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They Might Be Giants on New Album BOOK and Heading Back on Tour: “Rest Assured, There Will Be Accordion”

The LP and its accompanying coffee table book arrive November 12th

they might be giants interview
They Might Be Giants, photo by Shervin Lainez
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    Few indie rock bands can claim the sheer breadth, longevity, and sustained creative inspiration as They Might Be Giants, whose body of work spans nearly four decades, twenty-plus albums, and many hundreds of songs. John Flansburgh and John Linnell’s storied discography includes alt-rock hits (“Birdhouse in Your Soul”), college-rock classics (“Put Your Hand Inside the Puppet Head”), and the occasional TV theme (“Boss of Me”).

    Their new album BOOK (out Friday, November 12th) goes in another new direction: Its 15 tracks are available on their own, or accompanied by a large hardcover lyric book, featuring original art connected to the new batch of songs, as well as selected pieces from their last few releases.

    As always, the songs stand alone; this group is less ornate than some of the band’s past compositions, with a stripped-down sound that nonetheless conveys a wide range of feelings: Pulsing anxiety, wry humor, and relatable disorientation, among others.

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    Ahead of release week, Consequence spoke with Linnell about BOOK, the band’s creative process, mixing pop with experimentation, and getting back on the road.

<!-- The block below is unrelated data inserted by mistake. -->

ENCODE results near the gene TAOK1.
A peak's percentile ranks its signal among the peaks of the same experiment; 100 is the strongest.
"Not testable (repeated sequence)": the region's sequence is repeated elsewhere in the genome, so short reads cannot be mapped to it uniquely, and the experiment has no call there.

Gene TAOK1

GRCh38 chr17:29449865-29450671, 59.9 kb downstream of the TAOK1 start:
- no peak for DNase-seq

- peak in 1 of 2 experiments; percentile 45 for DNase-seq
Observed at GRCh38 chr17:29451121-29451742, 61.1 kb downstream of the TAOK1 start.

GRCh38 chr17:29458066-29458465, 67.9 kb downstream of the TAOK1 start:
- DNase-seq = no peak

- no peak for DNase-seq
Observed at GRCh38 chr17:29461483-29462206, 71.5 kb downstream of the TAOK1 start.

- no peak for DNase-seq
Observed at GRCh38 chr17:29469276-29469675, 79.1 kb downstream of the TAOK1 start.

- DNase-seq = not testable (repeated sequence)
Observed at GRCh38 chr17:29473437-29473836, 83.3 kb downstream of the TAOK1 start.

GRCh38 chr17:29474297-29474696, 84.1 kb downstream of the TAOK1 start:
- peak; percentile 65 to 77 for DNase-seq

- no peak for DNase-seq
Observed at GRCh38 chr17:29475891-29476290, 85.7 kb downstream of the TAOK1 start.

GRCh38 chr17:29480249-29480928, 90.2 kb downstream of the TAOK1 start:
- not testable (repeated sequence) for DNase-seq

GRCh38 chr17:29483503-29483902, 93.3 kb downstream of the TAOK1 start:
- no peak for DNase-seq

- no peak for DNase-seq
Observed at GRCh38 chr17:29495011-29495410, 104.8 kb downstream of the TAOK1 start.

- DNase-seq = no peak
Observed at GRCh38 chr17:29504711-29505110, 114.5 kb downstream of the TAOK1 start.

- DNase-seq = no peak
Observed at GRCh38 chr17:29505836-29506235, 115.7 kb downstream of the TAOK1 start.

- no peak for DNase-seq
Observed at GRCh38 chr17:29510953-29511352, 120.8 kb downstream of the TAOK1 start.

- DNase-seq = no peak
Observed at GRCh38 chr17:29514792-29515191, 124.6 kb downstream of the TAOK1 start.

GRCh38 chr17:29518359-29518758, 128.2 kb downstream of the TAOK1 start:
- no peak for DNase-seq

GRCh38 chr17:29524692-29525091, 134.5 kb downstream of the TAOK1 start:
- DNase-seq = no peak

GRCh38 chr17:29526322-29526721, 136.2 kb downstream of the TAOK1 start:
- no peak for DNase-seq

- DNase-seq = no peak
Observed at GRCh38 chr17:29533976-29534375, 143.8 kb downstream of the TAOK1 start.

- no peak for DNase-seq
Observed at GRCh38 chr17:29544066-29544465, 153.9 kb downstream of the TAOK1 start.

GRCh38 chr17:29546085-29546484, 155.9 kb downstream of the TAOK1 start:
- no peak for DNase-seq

They Might Be Giants has engaged in a lot of different multimedia projects over the years — albums, music videos, dial-a-song, your smartphone app, the children’s videos and albums — and I read that BOOK started as an outgrowth of a coffee-table retrospective book someone had suggested. What made you guys decide to go in this printed-art-object direction at this point in your career?

    John Linnell: You know, this is always the lead question, and unfortunately, it wasn’t my idea. [Laughs] I can’t exactly articulate what was going on, but John Flansburgh — if I can be so presumptuous — I think that he felt like there’s a lot of things now that bands put out that feel so ephemeral, because it’s all online and there generally isn’t a physical object anymore. People don’t even buy CDs anymore, or vinyl — although vinyl has become sort of a niche thing, as well, and we have put out a lot of vinyl recently.

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    I think John felt like it’d be nice to have a physical object, and then he expanded on that idea and thought, “How about a big-ass book? A 12-inch-by-12-inch hardcover would be nice, so that there’s room in the package for vinyl if somebody wants that, or it could just have the CD, or you could just download the music, but the book itself is very much of a tangible, physical object that people would like to have.” And also that you can’t pirate quite as easily. I suppose you could print your own copy. That would be a way to get a free copy.

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